“No matter who you are, engaging in the quest to discover where and how things began tends to induce emotional fervor—as if knowing the beginning bestows upon you some form of fellowship with, or perhaps governance over, all that comes later. So what is true for life itself is no less true for the universe: knowing where you came from is no less important than knowing where you are going.” Neill DeGrasseTyson. “In the Beginning“. Natural History Magazine. September 2003.
Now that we’ve covered just what this blog is all about and why, it’s time to give you a more detailed look at what we propose to do and what you will find here. On this site, you will find blog posts, links to a variety of websites providing resources and information that have been either put together or verified by content experts, contact information for people that may be of use, and collections of material that are free to use. In the future, we hope to include material created by students and teachers that have been submitted for public dissemination.
The blog on the website will provide essays on several topics. The first and most common will be reviews of books, videos, games, and other resources, both online and off. Because few teachers can afford to go out and buy books for their classroom on a regular basis, they often rely on donations or library book sales to stock their book collections, so reviews will cover a variety of books, both old and new. As a parent myself, I have seen books in classrooms and ones used by teachers that were more than twenty years old. A few are still great books, a lot are either woefully out of date or were terrible to begin with and should be expunged. Hopefully, these reviews will help guide people to books that have quality information in them that are suitable to classrooms. Some books, like The Complete Dinosaur, 2nd edition or The Dinosauria, 2nd edition, are fantastic books, but are in many places rather technical and probably not something most teachers would stock in their classes (although they would have a happy home in a high school library).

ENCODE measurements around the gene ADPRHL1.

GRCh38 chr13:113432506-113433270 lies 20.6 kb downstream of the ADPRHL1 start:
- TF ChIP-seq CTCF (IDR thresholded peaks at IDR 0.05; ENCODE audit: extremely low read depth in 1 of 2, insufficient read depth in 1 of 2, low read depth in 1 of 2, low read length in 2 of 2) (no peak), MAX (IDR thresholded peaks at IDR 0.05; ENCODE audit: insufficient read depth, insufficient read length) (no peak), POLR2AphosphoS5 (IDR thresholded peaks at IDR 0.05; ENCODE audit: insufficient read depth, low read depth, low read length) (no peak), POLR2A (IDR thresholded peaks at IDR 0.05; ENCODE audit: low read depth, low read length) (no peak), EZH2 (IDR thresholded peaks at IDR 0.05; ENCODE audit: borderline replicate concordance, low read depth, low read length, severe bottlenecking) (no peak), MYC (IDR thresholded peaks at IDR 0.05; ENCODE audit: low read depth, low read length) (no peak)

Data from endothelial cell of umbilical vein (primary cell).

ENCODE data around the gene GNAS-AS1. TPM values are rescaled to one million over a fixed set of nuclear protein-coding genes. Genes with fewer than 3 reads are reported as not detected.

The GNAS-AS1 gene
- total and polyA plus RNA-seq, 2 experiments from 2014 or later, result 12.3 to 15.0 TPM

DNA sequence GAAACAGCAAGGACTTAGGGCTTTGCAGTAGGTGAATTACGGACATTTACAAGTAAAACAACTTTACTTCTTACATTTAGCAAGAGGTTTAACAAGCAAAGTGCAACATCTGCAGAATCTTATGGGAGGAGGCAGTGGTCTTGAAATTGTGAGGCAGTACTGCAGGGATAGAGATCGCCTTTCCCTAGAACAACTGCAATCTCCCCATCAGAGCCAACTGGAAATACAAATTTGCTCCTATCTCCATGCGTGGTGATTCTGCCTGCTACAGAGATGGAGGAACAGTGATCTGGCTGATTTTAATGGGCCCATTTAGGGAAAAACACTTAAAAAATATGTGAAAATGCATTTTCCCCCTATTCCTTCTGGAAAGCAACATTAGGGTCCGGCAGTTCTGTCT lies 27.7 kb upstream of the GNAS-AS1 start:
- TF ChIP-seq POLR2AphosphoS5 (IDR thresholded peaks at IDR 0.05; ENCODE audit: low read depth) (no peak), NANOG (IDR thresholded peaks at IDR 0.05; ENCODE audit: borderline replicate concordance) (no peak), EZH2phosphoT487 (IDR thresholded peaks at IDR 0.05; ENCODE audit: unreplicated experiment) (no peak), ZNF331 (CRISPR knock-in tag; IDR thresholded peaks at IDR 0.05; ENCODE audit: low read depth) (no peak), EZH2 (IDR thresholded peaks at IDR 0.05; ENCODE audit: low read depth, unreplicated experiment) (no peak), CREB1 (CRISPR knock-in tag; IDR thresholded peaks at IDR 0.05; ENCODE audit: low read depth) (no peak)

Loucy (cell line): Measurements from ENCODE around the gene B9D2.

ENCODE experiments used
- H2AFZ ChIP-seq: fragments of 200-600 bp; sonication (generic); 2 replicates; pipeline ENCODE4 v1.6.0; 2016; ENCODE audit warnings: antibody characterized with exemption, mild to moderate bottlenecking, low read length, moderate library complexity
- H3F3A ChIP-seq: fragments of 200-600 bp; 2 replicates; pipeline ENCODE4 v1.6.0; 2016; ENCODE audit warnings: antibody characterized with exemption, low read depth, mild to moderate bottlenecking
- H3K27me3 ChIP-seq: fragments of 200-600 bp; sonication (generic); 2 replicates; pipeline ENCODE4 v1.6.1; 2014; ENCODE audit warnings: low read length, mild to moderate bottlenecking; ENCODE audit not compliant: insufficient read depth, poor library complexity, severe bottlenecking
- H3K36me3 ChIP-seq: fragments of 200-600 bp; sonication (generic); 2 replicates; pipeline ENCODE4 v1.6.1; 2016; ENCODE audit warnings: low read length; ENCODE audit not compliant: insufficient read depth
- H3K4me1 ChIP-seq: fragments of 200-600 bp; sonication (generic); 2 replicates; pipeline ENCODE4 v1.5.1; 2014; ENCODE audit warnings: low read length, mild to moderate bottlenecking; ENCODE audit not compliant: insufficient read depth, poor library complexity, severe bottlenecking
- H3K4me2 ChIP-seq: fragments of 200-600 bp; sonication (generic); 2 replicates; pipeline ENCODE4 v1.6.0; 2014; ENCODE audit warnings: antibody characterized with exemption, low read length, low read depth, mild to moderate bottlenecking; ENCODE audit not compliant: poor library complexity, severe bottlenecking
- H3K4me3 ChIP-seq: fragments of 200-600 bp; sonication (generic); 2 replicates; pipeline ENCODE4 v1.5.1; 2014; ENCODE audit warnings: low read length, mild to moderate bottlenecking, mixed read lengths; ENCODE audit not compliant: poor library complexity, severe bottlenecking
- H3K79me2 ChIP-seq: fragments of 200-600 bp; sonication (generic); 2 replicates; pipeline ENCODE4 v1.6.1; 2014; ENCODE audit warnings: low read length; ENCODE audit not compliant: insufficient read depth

Another series of essays will cover the fossils and geologic history of Arkansas. Arkansas has a variety of fossils, from trilobites and bryozoans, fossil oysters and shark teeth, to saber-toothed cats, mastodons, whales, and even dinosaurs. One series will cover individual fossils highlighting the different types of fossils. If we get funding, we will include a 3D interactive image with every fossil we can. Another series will cover Arkansas through time. We have rocks from the Cambrian to the modern. Each essay will cover a selected time period, tell you where in Arkansas you can find rocks of that age, what type of environments they represent, and what sort of fossils you might find in them. It will take a long time, but should be an exciting series to write and as much fun to read. A third paleontologic series will cover common myths and misconceptions of dinosaurs, other prehistoric animals, and paleontologic concepts.
New resources will be added to the website as they become available. Pending funding, a series of teacher workshops are planned, with as much of the material as possible available for free download. Interactive lessons made using SoftChalk, Articulate, or other programs will be added. Additionally, other people are encouraged to design materials that, after being checked for accuracy, will be made available to everyone. The more people participate, the better and more useful the site will be. From teacher-designed tools to student presentations, all accurate and topical material will find a home here.
Education is more than just the transference of information. It is a discussion. An important part of this website will be to put people in touch with each other. Posting information by others is just one part. Discussions of how to teach difficult topics will be another. An important goal of this website is to connect scientists with educators in both formal and informal environments with parents, students and anyone else with an interest in learning more. Together, we can get more questions answered as we find ever more questions to ask. Change may be scary, but refusing to change is to be doomed to failure. Finding the right path forward, the right change, means we keep asking questions and helping each other find the answers.